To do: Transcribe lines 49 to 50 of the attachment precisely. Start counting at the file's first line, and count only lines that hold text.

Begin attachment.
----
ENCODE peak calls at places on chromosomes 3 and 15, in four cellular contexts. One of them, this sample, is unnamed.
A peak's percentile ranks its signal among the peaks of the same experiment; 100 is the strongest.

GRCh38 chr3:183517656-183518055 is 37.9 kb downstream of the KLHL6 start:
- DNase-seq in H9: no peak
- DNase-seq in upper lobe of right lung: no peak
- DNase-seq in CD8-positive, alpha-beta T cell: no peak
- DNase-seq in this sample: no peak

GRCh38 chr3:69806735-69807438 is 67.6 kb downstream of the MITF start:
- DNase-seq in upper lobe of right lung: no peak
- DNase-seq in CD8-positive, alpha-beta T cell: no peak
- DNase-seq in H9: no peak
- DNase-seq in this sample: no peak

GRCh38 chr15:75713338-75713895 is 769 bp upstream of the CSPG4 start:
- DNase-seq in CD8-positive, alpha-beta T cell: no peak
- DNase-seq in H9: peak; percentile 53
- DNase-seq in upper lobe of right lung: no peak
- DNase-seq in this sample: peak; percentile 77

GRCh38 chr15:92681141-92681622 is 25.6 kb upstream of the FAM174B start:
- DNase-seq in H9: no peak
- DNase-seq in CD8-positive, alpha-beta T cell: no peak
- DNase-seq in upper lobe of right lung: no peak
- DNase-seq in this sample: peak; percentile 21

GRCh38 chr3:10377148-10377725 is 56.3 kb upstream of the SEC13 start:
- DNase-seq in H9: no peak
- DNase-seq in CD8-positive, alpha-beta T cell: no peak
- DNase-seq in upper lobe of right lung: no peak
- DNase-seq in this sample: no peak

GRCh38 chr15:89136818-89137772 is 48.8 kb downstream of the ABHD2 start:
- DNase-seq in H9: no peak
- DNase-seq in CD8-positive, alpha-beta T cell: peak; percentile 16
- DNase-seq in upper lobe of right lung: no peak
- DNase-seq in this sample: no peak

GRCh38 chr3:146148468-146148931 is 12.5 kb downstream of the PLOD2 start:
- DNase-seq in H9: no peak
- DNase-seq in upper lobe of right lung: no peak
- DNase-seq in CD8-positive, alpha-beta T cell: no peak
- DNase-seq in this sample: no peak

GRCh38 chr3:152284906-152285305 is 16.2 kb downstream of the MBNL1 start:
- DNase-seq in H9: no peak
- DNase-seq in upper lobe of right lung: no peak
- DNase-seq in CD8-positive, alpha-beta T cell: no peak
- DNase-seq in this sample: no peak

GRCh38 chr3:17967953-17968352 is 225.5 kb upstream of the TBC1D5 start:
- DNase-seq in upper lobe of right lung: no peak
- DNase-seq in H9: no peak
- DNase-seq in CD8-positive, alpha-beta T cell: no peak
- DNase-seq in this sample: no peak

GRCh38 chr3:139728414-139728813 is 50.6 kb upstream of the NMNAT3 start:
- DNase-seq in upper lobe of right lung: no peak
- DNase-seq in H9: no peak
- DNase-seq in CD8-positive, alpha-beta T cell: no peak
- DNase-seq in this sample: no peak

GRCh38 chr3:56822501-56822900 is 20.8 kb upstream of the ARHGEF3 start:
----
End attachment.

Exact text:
- DNase-seq in upper lobe of right lung: no peak
- DNase-seq in H9: no peak